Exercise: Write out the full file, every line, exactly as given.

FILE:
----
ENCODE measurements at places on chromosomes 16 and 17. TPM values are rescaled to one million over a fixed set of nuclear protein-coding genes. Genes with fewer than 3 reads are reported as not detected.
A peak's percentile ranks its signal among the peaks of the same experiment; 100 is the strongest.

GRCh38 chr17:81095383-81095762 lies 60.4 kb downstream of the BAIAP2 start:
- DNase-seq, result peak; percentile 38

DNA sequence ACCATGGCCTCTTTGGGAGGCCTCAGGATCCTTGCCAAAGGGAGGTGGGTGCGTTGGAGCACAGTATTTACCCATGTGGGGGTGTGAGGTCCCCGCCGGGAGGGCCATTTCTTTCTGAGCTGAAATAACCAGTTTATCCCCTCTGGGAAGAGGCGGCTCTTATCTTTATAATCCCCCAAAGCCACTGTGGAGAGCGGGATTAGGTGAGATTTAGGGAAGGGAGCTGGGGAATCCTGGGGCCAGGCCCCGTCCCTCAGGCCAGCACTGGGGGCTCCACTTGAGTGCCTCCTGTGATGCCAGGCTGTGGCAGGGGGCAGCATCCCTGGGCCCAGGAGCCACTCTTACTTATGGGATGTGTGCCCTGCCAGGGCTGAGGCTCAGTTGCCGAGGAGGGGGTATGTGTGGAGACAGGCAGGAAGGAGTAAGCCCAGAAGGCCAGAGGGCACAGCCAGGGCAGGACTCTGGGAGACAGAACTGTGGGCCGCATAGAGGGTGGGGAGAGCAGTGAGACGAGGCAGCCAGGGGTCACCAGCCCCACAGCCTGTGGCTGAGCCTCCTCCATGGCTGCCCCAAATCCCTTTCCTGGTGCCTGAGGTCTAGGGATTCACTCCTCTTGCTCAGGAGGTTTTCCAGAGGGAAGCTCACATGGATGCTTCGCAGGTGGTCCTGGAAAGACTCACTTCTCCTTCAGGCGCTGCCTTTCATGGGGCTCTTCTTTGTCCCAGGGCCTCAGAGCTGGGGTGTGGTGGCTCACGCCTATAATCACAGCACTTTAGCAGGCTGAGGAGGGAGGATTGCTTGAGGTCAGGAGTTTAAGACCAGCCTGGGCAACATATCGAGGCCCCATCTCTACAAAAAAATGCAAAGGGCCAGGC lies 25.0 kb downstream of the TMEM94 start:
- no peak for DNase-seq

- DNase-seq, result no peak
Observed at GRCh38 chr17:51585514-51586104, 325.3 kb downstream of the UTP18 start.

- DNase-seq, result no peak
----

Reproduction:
ENCODE measurements at places on chromosomes 16 and 17. TPM values are rescaled to one million over a fixed set of nuclear protein-coding genes. Genes with fewer than 3 reads are reported as not detected.
A peak's percentile ranks its signal among the peaks of the same experiment; 100 is the strongest.

GRCh38 chr17:81095383-81095762 lies 60.4 kb downstream of the BAIAP2 start:
- DNase-seq, result peak; percentile 38

DNA sequence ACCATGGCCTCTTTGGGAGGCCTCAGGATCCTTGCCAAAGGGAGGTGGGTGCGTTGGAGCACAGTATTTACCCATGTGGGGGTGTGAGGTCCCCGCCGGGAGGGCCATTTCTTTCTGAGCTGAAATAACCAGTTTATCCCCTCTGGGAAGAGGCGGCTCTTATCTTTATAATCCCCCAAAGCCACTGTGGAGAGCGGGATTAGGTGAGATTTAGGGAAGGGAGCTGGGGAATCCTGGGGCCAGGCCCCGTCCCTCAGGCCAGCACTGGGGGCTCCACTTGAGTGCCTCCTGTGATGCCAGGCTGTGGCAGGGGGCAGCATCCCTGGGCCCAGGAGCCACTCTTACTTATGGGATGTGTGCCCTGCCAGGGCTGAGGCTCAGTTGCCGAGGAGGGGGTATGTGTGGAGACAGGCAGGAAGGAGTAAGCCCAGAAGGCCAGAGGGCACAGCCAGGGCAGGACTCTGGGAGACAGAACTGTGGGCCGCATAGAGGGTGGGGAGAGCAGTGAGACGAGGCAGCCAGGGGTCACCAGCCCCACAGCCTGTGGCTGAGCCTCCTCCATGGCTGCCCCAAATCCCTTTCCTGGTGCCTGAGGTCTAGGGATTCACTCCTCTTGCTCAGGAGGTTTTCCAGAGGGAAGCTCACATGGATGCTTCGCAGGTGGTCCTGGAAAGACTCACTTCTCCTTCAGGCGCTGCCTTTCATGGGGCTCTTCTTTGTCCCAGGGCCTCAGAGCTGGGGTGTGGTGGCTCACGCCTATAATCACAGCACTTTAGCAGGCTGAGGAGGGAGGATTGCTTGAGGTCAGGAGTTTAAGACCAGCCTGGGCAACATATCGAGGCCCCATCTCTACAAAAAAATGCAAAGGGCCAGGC lies 25.0 kb downstream of the TMEM94 start:
- no peak for DNase-seq

- DNase-seq, result no peak
Observed at GRCh38 chr17:51585514-51586104, 325.3 kb downstream of the UTP18 start.

- DNase-seq, result no peak